Of the other domestic brands, Fujitsu and Kyocera are big industrial groups typically present across a range of products but without a commanding presence in any one — including phones. The only phone player beyond Sony to have a consumer electronics focus was Panasonic, once a force in the global phone market, but now it hangs in there in the local market with just a marginal share.

Sony Makes Money as a Camera Module Supplier

For Sony its decline as a smartphone brand is bittersweet. It lost its place by being undercut by Chinese brands abroad and Sharp at home, but also very arguably through a lot of management failures, with a poorly delineated smartphone portfolio and lack of effective marketing.

It still has technical expertise and top class manufacturing, and is profiting from the current arms race in smartphones towards more high-performance cameras. Bloomberg reported in December that Sony cannot keep up with global demand for its camera modules, in which it has around a 50% global share by value.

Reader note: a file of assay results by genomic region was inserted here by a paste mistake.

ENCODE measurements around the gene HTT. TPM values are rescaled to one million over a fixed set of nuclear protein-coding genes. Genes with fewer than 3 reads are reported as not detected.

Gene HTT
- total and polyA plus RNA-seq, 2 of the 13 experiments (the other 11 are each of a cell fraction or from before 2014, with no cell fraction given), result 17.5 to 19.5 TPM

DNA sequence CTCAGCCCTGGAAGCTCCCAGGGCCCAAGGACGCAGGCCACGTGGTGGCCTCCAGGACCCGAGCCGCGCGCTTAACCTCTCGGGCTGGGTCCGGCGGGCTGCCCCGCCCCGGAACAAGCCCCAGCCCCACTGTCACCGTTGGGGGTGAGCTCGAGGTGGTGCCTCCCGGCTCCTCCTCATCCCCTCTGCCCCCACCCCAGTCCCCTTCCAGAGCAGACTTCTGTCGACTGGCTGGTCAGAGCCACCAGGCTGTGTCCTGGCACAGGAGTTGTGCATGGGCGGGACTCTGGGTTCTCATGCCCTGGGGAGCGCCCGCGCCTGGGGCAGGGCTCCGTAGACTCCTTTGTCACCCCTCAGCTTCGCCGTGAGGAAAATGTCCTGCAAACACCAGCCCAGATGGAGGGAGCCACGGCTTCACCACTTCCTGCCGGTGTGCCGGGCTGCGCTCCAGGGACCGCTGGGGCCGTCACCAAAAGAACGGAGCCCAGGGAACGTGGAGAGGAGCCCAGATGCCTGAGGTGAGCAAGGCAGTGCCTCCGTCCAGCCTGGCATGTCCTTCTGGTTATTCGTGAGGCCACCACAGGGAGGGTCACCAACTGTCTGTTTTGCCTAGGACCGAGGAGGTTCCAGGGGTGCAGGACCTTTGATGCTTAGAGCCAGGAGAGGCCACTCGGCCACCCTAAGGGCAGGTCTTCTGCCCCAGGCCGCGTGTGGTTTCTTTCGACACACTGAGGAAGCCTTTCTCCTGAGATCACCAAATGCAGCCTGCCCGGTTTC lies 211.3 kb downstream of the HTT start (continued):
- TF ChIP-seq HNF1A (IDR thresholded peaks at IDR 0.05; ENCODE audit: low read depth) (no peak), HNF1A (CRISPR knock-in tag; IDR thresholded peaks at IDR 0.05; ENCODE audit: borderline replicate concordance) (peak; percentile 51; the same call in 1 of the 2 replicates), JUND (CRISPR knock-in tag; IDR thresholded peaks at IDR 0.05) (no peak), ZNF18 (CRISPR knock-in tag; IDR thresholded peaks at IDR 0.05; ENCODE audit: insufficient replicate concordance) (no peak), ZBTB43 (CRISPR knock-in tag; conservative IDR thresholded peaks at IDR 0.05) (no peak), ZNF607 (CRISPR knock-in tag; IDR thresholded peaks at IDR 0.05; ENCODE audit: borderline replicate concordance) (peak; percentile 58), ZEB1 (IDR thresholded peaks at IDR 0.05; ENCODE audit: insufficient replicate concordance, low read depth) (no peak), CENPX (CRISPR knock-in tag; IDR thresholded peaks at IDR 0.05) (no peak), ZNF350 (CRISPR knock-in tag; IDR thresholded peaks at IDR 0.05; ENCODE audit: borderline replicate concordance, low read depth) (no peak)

Buoyed by its success in components and in its semiconductor division in total, and with the PlayStation, Sony may continue to take the losses on phones if it can fend off its shareholders. As with the other players in the local industry, being part of big industrial groups means businesses can muddle on, even when some radical reorganization and consolidation is called for.

That sort of reorganization is rare in industry in Japan, which is settling into a sort of comfortable middle age, no longer ambitious in many export markets. For the younger generation that may be no bad thing, as they face less of the conformity and the sacrifices of the “salaryman” generation, leaving those to China’s nine-to-nine, six-days-a-week work norms.

But with an ageing society Japan needs to think of how to make ends meet too, and its current economic malaise is held up around Asia as an example of what everyone else should strive to avoid.

Tech moves fast and so does the process of “creative destruction” — Japan cannot afford to rest on its manufacturing laurels, remarkable though those may be. The country has taken a heavy hit from the rise of the smartphone and the corresponding decline in sales of cheaper compact cameras. According to CIPA, a local industry group, digital camera shipments by its members dropped by 84% between 2010 and 2018.

Japanese Industry Needs to Keep Up